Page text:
"My own car." That's the Declaration of Independence in three words for many young adults. Like other first freedoms, this one is hard-won for kids, and hard work for parents.
If your son or daughter is going to end up with a car at home, you have a great opportunity to teach strong lessons about values, responsibility, budgeting and other skills. Don't be skittish if you're not up to speed on autos. There are plenty of Web sites and publications to guide you toward the best choices.
Before you buy or lease a car for your child, consider taking the following steps:
1. Set priorities. How important is a car? Sometimes a hard look at the costs and benefits reveals that a car is unnecessary -- and perhaps unaffordable. At other times, jobs or school make a teen's car almost a necessity.
2. Discuss finances. Who will pay how much for what? Do you feel it's important for your children to assume some or all of the financial responsibility for buying their cars? And if you'll be footing part of the bill, how have you adjusted your budget to allow for the extra expense?
3. Budget for increased car insurance rates. Your premiums will jump anywhere from 35 percent to 125 percent (!) when you add a 16-year-old girl to your policy, and from 100 percent to 190 percent (!!) when you add a 16-year-old boy to your policy, according to the Insurance Information Institute. And that's just for the teen driver, not for a teen's car.
4. Figure out expected costs. You'll also spend at least $12,000 to $15,000 for a small car. Manufacturers offer discounts -- $400 is typical -- for first-time buyers, and often offer additional discounts of up to $1,000 to help them sell enough small cars to meet federal fuel-economy standards. But few folks have that kind of budget for a teen's car. So you'll probably shop for a used vehicle.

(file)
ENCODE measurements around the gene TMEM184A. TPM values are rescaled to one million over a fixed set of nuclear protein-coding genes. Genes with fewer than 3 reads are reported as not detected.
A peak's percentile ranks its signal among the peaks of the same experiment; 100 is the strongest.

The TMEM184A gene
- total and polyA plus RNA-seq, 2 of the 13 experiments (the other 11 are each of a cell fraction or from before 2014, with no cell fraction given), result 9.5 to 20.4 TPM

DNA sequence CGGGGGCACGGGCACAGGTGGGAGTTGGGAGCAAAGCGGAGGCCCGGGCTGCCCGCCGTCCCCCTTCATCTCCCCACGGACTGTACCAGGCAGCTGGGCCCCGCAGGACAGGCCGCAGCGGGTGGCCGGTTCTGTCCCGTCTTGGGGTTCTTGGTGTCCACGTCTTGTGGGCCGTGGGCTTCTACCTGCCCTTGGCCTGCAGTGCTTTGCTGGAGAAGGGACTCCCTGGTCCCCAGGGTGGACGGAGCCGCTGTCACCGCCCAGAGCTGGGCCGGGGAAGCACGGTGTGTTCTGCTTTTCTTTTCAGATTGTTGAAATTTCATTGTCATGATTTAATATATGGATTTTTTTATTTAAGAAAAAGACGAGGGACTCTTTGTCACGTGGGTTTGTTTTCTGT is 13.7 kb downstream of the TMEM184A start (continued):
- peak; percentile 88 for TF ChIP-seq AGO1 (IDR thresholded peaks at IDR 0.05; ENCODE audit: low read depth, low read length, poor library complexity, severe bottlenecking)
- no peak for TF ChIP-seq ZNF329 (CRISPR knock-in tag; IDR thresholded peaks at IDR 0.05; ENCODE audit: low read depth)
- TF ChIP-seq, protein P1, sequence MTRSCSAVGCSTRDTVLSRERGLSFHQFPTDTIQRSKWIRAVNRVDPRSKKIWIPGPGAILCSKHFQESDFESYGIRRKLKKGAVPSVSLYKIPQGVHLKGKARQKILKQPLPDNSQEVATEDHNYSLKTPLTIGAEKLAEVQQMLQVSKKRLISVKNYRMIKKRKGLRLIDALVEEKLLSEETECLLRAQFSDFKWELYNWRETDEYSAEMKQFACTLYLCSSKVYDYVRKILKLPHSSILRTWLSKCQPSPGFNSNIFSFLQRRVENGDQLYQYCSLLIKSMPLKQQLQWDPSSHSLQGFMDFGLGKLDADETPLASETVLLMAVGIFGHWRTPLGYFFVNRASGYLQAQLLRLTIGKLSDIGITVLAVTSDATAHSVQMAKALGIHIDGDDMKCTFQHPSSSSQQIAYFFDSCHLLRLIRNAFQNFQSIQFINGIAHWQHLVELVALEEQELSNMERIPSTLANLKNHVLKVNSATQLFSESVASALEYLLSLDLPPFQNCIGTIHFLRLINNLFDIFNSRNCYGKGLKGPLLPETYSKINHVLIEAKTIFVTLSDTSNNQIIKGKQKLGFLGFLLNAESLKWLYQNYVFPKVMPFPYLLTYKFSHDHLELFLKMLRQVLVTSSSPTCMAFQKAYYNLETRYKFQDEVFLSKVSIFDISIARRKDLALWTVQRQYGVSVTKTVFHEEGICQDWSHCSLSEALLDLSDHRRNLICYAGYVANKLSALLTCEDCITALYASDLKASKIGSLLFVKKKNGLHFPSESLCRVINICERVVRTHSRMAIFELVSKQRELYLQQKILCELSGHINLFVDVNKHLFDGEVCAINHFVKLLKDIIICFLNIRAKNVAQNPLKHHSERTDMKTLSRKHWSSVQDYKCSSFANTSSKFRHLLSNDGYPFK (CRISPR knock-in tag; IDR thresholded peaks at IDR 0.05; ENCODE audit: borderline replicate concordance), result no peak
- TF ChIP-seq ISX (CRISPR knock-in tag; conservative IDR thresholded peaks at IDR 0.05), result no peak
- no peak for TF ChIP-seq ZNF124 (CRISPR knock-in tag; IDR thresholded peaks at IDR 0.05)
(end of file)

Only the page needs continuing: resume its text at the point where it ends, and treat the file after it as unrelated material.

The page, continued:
5. Shop around. Check out Consumer Reports magazine for a review of the best new and used cars. Scan newspaper ads and car-shopper publications for typical asking prices. Call used-car managers at dealerships to see what they'd pay wholesale for a car like you want. If you can come close to that, you've cut a great deal.
Libraries have "blue books" of used-car values, but prices are general, so use them as rough guides only. Or you can use online price guides for new and used cars, such as Edmund's and Kelley Blue Book.
Don't necessarily be scared of high mileage. Cars tend to last longer nowadays. But do spend $50 or $100 to have a mechanic check out a used car and estimate the cost of any repairs that might be needed.
6. Spell out driving rules. Safety is probably your first concern: Teens are involved in four times as many crashes per million miles driven as other drivers, according to the Insurance Institute for Highway Safety, and more of them are caused by driver error than alcohol.
Safety is mainly a factor of the driver, not the car, so the IIHS doesn't necessarily advocate bigger cars for young drivers. Instead, it favors gradually reducing driving restrictions for teens, rather than tossing the keys and turning your back. A curfew is a good idea -- 43 percent of teen traffic deaths occur between 9:00 p.m. and 6:00 a.m.
7. Stay involved. When teenagers start to drive, they test your resources -- both emotional and financial. So take control of them in advance, instead of having the process foisted on you by default. For example, pass along driving tips to your kids whenever you're in the car together. You might even want to have them get their hands a little dirty and check the car over when you stop for gas so they'll know how it works. With luck and planning, you'll feel glad for these chances to be involved.